[0046] Referring in greater detail to the figures, a vehicle with the invention installed thereon is shown generally in the schematic diagram in FIG. 1, while the components of the systems of the invention and their interconnections are shown more specifically in FIGS. 2-5. These figures are discussed in more detail below.

[0047] Main housing 26 of the computer 18, shown in FIG. 3, contains the computer 18, card reader 19 (magnetic strip reader), computer screen 25 and I/O expansion board module 29 (FIG. 5). Computer 18 is a typical embedded WINDOWS™ single board computer system, containing all the functions needed to support a WINDOWS™ operating system. As discussed above, computer 18 preferably has Visual Basic or Visual C++ system programming instructions and features. Computer 18 has internal memory of enough capability to hold several large programs and data that are generated from the operation of the device. The computer has a lithium battery for backup for short power disruptions. As shown in FIG. 5, connected to computer 18 are three communication ports, port 31, port 32, and port 33, plus printer port 34 and a RS485 serial port 35. These are standard features supplied by the manufacturer of the computer.

[0048] One useful screen 25 for computer 18 is a color graphics LCD touch screen, which preferably consists of a six-inch ¼ VGA (320×240) color graphics LCD display with touch screen, but other screens may be used. The sensitivity of the screen 25 is programmable to the individual tastes of the operator. It is activated by finger or the operator can use a plastic wand 38 to enter data into card reader 19 as is known in the art. Screen 25 is connected to computer 18 by the same printed circuit board that contains the computer processor as is known in the art. Screen 25 is divided into two sections, alphanumeric interface keyboard 24 and communication output 37. Keyboard 24 simulates the numbers and alphabet of a keyboard. Communication output 37 communicates questions or instructions on screen 25, such as querying as to the operator's name and identification number, instructions for the operator to swipe the card through the card reader for such things as security, and notification of the home office that the vehicle has been started legally or illegally, etc. Wand 38 is used to touch keyboard 24 in response to the questions or instructions from communication output 37.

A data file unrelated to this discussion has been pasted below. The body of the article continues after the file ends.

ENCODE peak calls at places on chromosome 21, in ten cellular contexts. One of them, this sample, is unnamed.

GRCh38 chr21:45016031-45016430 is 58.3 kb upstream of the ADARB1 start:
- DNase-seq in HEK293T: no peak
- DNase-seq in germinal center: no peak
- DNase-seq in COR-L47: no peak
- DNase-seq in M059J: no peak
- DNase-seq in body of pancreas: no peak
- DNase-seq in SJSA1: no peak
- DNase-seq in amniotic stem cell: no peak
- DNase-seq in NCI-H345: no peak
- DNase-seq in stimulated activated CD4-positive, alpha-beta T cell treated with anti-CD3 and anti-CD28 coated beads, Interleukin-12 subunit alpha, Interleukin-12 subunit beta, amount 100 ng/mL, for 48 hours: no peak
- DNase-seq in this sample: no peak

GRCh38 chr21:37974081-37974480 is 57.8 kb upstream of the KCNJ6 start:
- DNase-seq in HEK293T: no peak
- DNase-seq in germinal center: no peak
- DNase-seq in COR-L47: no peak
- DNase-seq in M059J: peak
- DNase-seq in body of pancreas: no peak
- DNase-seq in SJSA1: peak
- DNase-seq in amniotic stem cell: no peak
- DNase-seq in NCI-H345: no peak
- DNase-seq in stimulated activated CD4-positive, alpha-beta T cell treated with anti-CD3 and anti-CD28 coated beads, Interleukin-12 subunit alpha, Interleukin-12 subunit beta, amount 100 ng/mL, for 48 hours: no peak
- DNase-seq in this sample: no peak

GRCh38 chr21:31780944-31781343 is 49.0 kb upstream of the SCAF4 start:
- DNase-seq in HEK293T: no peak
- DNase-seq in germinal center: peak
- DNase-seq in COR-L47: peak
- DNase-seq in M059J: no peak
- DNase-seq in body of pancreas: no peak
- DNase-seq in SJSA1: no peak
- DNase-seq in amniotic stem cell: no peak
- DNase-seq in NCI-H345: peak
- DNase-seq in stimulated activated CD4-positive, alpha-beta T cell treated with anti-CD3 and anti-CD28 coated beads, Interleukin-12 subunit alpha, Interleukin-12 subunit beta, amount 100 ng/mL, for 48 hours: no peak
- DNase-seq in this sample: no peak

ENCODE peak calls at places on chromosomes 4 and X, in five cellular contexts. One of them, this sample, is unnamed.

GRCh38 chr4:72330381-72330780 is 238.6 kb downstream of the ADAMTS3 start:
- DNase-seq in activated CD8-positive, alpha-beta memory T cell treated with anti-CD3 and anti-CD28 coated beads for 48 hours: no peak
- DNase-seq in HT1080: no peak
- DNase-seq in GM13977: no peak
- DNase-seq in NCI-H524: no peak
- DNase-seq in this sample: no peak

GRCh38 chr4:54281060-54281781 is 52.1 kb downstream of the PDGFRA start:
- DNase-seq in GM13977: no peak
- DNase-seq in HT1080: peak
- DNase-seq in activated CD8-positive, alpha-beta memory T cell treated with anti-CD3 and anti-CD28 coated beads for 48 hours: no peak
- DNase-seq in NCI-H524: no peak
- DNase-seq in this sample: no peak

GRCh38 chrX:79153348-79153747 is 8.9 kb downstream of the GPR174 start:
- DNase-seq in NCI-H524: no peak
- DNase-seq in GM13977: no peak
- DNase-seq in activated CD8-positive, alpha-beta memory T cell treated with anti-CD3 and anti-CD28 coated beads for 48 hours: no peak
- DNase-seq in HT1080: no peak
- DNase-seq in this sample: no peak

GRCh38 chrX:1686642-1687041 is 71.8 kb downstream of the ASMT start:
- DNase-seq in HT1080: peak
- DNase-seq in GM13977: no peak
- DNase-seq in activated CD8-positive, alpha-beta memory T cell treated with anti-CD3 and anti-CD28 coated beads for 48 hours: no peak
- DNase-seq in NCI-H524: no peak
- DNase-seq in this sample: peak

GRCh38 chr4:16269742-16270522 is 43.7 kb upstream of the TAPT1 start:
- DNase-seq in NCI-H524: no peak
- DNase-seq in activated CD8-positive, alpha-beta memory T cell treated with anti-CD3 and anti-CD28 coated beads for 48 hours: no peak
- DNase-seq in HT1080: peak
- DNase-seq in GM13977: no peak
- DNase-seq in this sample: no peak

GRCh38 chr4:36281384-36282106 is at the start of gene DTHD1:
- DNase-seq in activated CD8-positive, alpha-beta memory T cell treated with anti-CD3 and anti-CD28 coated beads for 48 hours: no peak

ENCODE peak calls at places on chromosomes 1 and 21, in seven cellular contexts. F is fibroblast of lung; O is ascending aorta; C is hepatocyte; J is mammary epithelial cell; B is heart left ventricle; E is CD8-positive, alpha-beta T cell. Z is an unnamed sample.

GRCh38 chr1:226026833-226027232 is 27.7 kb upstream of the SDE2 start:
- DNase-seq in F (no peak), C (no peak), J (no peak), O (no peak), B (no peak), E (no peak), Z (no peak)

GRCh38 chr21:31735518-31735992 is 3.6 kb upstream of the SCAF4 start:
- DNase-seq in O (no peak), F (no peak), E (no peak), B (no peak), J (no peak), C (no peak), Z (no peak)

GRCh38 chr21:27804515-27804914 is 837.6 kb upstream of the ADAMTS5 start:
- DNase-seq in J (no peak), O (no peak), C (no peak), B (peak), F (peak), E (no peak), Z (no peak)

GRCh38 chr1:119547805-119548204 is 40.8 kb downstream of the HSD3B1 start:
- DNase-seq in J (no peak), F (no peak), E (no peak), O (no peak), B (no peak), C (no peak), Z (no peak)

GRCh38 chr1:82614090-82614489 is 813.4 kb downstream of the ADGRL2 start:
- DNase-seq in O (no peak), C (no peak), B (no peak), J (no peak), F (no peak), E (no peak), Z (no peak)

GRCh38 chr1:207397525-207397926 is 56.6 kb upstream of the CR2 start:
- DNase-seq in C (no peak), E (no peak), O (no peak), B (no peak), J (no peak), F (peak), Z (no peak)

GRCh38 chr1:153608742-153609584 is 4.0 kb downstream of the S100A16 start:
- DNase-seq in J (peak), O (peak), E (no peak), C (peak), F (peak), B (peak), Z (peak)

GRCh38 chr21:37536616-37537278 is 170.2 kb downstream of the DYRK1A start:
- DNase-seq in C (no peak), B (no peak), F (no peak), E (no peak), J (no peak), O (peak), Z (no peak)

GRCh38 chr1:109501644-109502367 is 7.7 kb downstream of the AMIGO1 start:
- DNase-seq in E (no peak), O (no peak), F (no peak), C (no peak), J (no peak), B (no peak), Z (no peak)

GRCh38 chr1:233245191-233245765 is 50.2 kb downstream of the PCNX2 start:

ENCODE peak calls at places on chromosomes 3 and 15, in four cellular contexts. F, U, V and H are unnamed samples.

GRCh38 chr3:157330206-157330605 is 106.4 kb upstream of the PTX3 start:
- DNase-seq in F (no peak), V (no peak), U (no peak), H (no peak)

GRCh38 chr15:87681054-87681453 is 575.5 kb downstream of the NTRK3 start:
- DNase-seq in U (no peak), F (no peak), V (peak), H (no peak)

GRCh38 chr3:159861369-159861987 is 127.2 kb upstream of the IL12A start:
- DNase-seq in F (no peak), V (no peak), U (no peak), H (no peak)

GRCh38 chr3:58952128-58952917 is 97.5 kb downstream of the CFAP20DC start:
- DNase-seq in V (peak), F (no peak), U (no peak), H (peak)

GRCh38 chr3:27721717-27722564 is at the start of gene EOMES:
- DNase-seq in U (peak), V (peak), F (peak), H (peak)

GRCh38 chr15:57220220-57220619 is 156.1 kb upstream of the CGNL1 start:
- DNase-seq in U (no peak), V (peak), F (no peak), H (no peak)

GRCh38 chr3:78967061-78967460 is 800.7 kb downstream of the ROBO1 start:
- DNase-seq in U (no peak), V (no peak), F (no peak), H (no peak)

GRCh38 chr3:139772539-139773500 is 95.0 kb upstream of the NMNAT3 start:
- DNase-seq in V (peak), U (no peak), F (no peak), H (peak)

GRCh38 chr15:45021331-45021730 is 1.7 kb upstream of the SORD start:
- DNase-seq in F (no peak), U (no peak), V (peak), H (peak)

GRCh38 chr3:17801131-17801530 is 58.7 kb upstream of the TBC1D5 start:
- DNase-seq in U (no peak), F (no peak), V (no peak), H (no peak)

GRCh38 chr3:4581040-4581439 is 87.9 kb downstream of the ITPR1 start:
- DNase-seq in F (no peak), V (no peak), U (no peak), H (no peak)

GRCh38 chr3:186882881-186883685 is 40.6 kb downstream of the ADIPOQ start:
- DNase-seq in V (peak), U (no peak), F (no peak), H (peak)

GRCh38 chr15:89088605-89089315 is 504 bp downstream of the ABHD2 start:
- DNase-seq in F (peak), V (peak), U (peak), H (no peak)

[0049] I/O expansion board module 29 is connected to computer 18 through serial port 35 by cable 39 (FIG. 5). I/O expansion board module 29 contains an analog to digital converter 40 and a digital to analog converter 41. A/D converter 40 accepts signal voltage from fuel flow sensor 13 through cable 42. A/D converter 40 also is connected to odometer 15 by cable 43 through which a variable voltage is sent, the amount of which depends on the speed of the vehicle.

[0050] Digital to analog converter 41 is wired to DC solid-state relay switch 44 (FIG. 5). Further connected to relay switch 44 is ignition solenoid 20. Digital signal derived from computer 18 is converted to an analog voltage at digital to analog converter 41. The current output at digital to analog converter 41 is minimal and insufficient to activate solenoid 20 and therefore a relay switch is needed. Relay switch 44 connects power from the vehicle battery 45 to solenoid 20 when converter 41 generates more than 5 volts.

[0051] Power to computer 18 is obtained from vehicle 11 from battery 45 (FIG. 1). Computer 18 used in the invention has a built-in voltage regulator of 8 to 18 volts. The electrical system of vehicle 11 is standard twelve volts plus or minus two volts due to various components and conditions such as batteries, alternator and power used by ancillary equipment. Connection from battery 45 to computer 18 is made through power connection port 36 by power cable 47 (FIG. 5).

[0052] Software programming is developed on a remote personal computer 48 so that there is enough memory to hold the development software that generates the software used in the invention. Computer 48 also debugs the software prior to running, as is standard procedure for these types of computers. Temporary connection from computer 48 to computer 18 is made through cable 49 and connected at port 31 to download the program to the computer 18. Software is downloaded from computer 48 to computer 18 to change the software or a when a new program is needed. Printer port 34 is used by the business owner or his agent to print data from computer 18 in order to print any stored information. This would generally be the same information that the cell phone would transmit to the business office.

[0053] Connected to computer 18 through ports 32 and 33 are the GPS 17 and cellular telephone 16, respectively (FIG. 5). GPS 17 is mounted into housing 26 in the vehicle and on to computer 18. Telephone 16 is also connected to computer 18, and preferably is mounted on housing 50 as shown in FIG. 3.